Attorney William Ruzzo Dies At 77
Luzerne County attorney William Ruzzo, who represented high-profile clients such as George Banks and Eric Frein, died Saturday morning. He was 77.
But friends say the renowned law scholar and expert on the death penalty will be remembered for more than the people he defended.
“He was willing to help anyone he could,” said Mary Deady, a Luzerne County criminal defense attorney. “He was willing to give his time, his expertise. He did it because he loved it, not because of the money, fame and the glory.”
Ruzzo collapsed Thursday after meeting with a client at the Monroe County Correctional Facility. Deady visited Ruzzo on Friday night at Geisinger Community Medical Center in Scranton, where he died Saturday from an intracranial bleed.
Deady met Ruzzo when she was a child, when he helped her late father, Gerald Deady, on a death penalty case. On breaks from college, Mary Deady would often sit through trials and assist Ruzzo.
“He was a great mentor,” she said. “He loved the law.”
A former longtime public defender for Luzerne County, he’d give advice to younger attorneys over a breakfast of muffins around the office’s conference table, said longtime friend and fellow attorney Al Flora. Ruzzo visited the office even after his retirement.
“He was the type of guy who just believed in the constitution wholeheartedly, without question,” Flora said. “He was brilliant.”
In 2014, the court appointed him to represent Frein, who was eventually convicted and sentenced to death for the 2014 sniper attack outside the Blooming Grove state police barracks that killed Cpl. Bryon K. Dickson II of Dunmore and seriously wounded Trooper Alex T. Douglass of Olyphant.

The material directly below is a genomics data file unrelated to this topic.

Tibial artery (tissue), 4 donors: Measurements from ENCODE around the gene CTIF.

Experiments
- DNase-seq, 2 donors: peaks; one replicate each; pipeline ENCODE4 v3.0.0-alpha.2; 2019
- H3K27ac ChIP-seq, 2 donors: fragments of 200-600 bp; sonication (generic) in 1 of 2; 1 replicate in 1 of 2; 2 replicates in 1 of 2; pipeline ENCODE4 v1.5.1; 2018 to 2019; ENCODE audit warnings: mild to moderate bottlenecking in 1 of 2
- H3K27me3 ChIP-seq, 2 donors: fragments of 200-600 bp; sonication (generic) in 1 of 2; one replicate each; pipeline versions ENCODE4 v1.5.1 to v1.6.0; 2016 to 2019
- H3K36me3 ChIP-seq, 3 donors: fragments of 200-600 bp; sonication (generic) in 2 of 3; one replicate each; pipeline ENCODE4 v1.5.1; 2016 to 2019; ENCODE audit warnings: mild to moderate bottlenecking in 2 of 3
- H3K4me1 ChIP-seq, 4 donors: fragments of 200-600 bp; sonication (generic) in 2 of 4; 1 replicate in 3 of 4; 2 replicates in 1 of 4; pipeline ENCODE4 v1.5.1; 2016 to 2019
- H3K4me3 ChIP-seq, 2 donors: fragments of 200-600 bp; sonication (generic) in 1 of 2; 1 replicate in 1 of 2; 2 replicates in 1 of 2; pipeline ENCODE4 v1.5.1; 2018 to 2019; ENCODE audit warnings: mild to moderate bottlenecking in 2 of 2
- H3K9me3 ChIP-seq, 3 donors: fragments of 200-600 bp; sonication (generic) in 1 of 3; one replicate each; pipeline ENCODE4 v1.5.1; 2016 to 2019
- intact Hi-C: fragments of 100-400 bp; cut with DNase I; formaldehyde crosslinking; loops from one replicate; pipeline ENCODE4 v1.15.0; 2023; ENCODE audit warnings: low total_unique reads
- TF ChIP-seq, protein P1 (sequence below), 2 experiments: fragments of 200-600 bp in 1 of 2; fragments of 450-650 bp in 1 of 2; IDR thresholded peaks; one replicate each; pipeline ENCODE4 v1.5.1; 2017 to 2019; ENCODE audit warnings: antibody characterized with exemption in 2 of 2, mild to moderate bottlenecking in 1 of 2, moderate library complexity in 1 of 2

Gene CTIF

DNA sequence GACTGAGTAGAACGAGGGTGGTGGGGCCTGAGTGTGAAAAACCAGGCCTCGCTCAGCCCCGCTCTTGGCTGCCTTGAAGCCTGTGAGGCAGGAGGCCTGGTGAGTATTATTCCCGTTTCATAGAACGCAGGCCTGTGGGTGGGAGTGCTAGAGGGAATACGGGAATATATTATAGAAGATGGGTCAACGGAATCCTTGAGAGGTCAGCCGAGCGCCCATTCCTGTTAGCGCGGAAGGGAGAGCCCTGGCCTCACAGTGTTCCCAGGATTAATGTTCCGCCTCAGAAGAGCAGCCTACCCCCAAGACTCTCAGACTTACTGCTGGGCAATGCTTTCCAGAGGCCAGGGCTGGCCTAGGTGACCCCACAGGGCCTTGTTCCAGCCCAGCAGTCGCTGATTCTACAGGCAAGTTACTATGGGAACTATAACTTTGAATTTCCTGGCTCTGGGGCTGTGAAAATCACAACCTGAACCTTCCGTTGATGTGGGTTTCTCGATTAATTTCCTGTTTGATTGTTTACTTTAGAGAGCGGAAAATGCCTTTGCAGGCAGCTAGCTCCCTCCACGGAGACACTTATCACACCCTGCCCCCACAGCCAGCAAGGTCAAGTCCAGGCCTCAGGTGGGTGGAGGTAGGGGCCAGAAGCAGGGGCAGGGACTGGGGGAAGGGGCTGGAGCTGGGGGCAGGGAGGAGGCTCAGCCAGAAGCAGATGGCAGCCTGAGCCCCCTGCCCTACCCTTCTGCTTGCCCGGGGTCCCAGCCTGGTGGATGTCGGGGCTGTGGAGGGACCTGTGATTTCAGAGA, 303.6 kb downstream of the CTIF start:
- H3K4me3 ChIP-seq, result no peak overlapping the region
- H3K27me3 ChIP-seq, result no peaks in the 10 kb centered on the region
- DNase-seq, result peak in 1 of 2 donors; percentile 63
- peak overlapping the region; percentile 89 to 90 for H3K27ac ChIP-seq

Ruzzo also represented Banks, who shot and killed 13 people in Wilkes-Barre and Jenkins Twp. in 1982, and Mark Ciavarella, the former Luzerne County judge sentenced to 28 years behind bars for his part in the “kids for cash” scandal.
Ruzzo was also part of the legal team that represented Rockne Newell, who eventually pleaded guilty to opening fire at a Ross Twp. supervisors meeting in August 2013, killing three people.
The Wilkes-Barre attorney had no qualms about representing people charged with some of the area’s most egregious crimes, Flora said.
“He believed that every person who was charged with a crime deserved their day in court and that they deserved to be treated fairly under the law,” Flora said.
Flora mentored Ruzzo when Ruzzo attended law school at the University of Bridgeport in Connecticut in the mid 1980s. Ruzzo later clerked for Flora after Flora was appointed first assistant public defender in 1990.
Flora said Ruzzo lived an unassuming life. He always drove a used car, and he lived in a small apartment. If he wasn’t visiting a client, he might be having a beer at a local tavern or rooting for the New York Yankees. He cared more about helping people than charging them fees, Flora said.
Ruzzo is survived by three adult children, who all live in Texas.
“We’d probably talk just about every day about cases we’re working on,” Flora said. “He’s going to be really missed in the legal community.”
Joseph Cosgrove, a retired judge of the Commonwealth Court and Luzerne County Court of Common Pleas, said he met Ruzzo while he was still in law school.
“Bill was born on Sept. 17, Constitution Day, and there’s nothing more fitting than that. He was a passionate defender of the constitution,” Cosgrove said. “To him, everyone mattered. He treated everyone— from the most prominent to the most despised — with dignity.”
Ruzzo entered the legal field later in life, after working as a teacher.
“At an age when many people are looking forward to retirement, he dedicated his professional career to people who are oftentimes cast aside and are on the lowest rung of society,” Cosgrove said. “He was a dear friend. I will deeply miss his wisdom, his humor and his friendship.”
STEVE MOCARSKY, staff writer, contributed to this report.
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